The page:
How to choose between engineering consultants or subcontractors for construction projects


When considering handling complex engineering on a new design-build project, weigh these factors to determine the best path to take.



Design and construction

It is common in the design and construction industry to encounter design-build contractors who only want MEP subcontractors on their project teams. But is an MEP consulting engineer a better option than an MEP contractor? You may be surprised to learn that for technically complex design-build projects, it pays to have MEP consulting engineers and MEP contractors on your team. Each group offers distinct advantages that together contribute to the success of a project.

Consultant MEP Engineers

MEP Consulting Engineers (CE) spend much of their lives learning and relearning physics and other scientific concepts and applying them to design complex systems that improve and maintain the functioning of today’s world. New equipment and technology are constantly appearing, and CEs must stay current and be able to best utilize and integrate the latest equipment and technology into the systems they design.

What CEs generally bring:

1. Recognition by government agencies or competent authorities (AHJ) based on the CE’s reputation in the industry and previous projects. This is useful because in many cases, conceptual development often identifies a MEPFP system that is financially beneficial to the project but is not clearly allowed by code. However, this may be an alternate design approach acceptable to the customer. Getting AHJ acceptance on such a design concept takes time and experience that the design-build engineer may not have. These types of design concepts often fall into a building code gray area or exception, and CE can prove invaluable in these circumstances.

2. Width. A great consulting firm will simply have more CEs, and more minds will translate into more knowledge. No matter how smart and knowledgeable a person may be, it often takes brainstorming and consultation among a group of knowledgeable people to find the best solutions for the most complicated projects. A larger consultancy with a deeper bench is also able to handle multiple concurrent project requirements, such as multiple parts of the project with the same design due dates or a barrage of bids all due for review by the same date. .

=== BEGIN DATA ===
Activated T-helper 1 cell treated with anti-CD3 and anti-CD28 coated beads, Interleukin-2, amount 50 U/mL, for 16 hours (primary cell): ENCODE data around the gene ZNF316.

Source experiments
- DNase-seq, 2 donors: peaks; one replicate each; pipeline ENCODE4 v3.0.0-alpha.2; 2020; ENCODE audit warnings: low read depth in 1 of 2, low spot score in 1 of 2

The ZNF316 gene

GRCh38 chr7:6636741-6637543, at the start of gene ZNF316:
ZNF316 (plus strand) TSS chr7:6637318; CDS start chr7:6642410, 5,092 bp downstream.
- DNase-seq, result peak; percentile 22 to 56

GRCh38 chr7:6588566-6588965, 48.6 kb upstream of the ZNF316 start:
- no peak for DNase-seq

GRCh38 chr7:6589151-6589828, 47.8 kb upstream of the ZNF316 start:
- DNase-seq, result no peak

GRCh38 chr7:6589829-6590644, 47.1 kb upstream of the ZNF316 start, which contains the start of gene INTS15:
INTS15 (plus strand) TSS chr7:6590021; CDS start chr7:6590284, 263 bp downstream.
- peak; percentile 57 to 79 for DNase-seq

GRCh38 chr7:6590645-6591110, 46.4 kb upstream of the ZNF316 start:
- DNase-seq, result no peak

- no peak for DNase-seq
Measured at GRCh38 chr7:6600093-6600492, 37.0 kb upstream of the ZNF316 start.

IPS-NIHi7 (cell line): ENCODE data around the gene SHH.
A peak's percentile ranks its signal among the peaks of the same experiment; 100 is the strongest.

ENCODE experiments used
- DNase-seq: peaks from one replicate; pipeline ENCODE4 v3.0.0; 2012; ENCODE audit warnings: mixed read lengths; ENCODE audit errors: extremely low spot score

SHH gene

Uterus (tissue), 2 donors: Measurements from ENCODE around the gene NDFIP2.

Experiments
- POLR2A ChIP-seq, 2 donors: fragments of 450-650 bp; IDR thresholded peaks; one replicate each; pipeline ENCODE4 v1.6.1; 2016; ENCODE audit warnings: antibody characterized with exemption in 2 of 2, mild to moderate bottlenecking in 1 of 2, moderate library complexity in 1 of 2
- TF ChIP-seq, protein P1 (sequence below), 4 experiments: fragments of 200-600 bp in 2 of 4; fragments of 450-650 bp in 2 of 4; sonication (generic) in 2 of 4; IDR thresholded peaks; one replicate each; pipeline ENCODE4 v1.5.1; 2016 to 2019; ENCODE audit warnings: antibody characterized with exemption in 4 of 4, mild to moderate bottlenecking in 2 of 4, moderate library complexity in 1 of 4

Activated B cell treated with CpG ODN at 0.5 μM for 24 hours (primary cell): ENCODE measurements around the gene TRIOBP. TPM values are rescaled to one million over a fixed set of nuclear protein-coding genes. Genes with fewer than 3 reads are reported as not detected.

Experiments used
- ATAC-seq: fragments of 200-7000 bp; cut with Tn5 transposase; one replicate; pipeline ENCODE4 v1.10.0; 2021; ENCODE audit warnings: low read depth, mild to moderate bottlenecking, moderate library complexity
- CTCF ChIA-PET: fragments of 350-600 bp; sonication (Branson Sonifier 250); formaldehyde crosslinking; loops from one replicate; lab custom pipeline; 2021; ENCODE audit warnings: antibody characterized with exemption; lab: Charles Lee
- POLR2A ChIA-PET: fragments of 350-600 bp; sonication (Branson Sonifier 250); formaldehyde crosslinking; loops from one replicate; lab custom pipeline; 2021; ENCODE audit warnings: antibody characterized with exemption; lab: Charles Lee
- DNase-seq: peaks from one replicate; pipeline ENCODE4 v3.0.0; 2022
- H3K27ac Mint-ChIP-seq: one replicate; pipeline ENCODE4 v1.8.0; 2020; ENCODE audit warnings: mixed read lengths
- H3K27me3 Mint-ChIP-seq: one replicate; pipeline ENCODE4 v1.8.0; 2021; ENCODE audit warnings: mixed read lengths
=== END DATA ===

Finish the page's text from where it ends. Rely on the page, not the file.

MEP Design-Build Engineers

Design-build MEP (DB) engineers are the same smart engineers as CEs, and they have vastly more resources at their disposal regarding product cost information, as well as labor, construction and installation. Therefore, DBs can strategize and plan their designs based on feedback from actual site supervisors/foremen, benchmark cost data from previous projects, and confer with company product buyers for costs real current ones.

What DBs bring:

1. Efficiency. Many of the larger contractors have an in-house design-build team that can act as a reference engineer. All this information is under one roof, with real data, whereas a CE should hire a third-party consultant, probably a general contractor or hired subcontractor for pricing and pre-construction feasibility.

2. A cost effective approach. DBs are known for their timely and budget-conscious designs and amenities. For example, they may choose to run fewer longer north and south pipe crossover branches instead of shorter east and west to provide the same network coverage, or locate a entire cooling plant in the center to split pipe streams into smaller pipes instead. of all flowing in a larger pipe with disproportionately more expensive larger pipe components. DBs can select and evaluate several alternative equipment and/or facility types that all meet project requirements and determine which is the most cost-effective strategy for the current project. This is an especially important capability in today’s post-pandemic market, where supply chain shortages can lead to limited and/or delayed product availability. Such delays may, in turn, result in penalties for late completion of the project. In addition, simple disruptions in construction sequencing can reduce profits: payments to labor continue even if labor is “waiting” to install a product that hasn’t arrived.

Obviously, any large, complex design-build project requires a full team of experts. If the project is worth pursuing and winning, it deserves the best of both worlds in engineering talent and experience. This can only be accomplished when the project team includes both CE and DB engineers. Their collective knowledge, experience and insights lead to successful project results.

John Reis is an associate director at Syska Hennessy Group.




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